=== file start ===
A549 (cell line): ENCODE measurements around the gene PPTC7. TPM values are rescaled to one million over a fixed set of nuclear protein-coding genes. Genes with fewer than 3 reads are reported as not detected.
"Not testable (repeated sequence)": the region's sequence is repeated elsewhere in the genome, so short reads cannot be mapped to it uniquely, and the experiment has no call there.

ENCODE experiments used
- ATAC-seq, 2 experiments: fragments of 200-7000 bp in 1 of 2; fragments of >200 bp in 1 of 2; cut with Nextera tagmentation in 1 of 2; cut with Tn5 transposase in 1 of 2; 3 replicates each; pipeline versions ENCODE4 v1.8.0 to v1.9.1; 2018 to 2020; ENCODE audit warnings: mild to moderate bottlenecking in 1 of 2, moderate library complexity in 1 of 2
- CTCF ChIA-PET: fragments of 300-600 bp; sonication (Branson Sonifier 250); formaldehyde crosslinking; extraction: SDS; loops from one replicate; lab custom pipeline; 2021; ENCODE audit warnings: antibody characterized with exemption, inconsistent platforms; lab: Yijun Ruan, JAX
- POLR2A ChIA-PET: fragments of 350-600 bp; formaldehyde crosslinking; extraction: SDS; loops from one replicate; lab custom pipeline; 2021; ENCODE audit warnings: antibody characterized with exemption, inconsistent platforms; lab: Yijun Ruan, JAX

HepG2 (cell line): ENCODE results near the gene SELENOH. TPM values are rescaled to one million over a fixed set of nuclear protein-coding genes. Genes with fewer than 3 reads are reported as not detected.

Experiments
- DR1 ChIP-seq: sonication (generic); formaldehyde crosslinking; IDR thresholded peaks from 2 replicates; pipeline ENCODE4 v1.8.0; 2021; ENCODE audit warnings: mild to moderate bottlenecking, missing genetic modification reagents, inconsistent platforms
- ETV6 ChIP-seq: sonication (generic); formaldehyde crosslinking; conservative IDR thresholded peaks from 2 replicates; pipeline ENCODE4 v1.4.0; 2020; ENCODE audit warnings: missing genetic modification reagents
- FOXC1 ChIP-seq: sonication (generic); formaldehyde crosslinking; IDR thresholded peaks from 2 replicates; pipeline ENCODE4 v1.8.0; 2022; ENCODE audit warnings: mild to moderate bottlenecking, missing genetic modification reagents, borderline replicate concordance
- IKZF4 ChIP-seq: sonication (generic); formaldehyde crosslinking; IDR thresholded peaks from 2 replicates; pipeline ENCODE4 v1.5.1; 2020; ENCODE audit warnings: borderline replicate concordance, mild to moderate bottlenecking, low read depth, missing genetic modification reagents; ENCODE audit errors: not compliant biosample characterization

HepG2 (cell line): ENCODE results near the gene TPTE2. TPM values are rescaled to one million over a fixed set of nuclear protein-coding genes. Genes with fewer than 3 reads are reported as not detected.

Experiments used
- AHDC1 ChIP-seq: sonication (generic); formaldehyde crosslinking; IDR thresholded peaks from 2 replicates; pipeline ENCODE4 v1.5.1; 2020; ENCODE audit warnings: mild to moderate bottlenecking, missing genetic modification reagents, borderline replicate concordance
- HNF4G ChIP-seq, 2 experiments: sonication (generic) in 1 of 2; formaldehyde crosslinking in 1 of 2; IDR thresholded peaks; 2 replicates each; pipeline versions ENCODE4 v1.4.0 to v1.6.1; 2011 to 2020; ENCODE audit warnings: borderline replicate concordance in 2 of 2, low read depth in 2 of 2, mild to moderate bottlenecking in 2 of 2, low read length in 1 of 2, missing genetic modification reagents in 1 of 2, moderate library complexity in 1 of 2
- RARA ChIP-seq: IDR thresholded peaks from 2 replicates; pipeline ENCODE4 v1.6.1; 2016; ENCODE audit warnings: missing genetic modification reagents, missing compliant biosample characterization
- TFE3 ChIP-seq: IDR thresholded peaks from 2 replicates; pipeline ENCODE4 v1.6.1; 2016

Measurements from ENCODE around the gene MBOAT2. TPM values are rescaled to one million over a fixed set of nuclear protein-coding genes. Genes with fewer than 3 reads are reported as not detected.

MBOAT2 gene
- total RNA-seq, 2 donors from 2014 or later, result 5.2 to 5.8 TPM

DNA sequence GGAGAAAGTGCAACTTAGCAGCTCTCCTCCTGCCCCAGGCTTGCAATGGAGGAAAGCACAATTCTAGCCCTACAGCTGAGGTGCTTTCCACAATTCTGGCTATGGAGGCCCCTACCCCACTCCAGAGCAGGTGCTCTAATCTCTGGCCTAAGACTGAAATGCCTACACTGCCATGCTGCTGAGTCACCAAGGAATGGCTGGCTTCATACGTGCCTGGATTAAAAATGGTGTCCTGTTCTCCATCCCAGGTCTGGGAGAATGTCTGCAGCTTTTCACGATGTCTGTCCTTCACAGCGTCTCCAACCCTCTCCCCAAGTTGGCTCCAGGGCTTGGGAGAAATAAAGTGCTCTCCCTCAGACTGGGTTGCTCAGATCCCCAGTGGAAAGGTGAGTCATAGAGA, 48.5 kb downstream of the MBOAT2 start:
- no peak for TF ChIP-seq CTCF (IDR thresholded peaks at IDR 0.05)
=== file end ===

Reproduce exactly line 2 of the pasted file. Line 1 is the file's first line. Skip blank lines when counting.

"Not testable (repeated sequence)": the region's sequence is repeated elsewhere in the genome, so short reads cannot be mapped to it uniquely, and the experiment has no call there.